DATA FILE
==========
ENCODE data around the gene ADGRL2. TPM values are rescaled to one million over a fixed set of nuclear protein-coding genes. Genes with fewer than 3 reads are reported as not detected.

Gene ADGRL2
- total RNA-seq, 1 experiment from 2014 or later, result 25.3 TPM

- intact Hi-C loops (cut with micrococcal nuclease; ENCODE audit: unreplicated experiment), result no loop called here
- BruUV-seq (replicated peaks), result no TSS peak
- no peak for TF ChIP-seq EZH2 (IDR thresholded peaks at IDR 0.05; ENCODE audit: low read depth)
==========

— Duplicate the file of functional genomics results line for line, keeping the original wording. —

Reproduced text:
ENCODE data around the gene ADGRL2. TPM values are rescaled to one million over a fixed set of nuclear protein-coding genes. Genes with fewer than 3 reads are reported as not detected.

Gene ADGRL2
- total RNA-seq, 1 experiment from 2014 or later, result 25.3 TPM

- intact Hi-C loops (cut with micrococcal nuclease; ENCODE audit: unreplicated experiment), result no loop called here
- BruUV-seq (replicated peaks), result no TSS peak
- no peak for TF ChIP-seq EZH2 (IDR thresholded peaks at IDR 0.05; ENCODE audit: low read depth)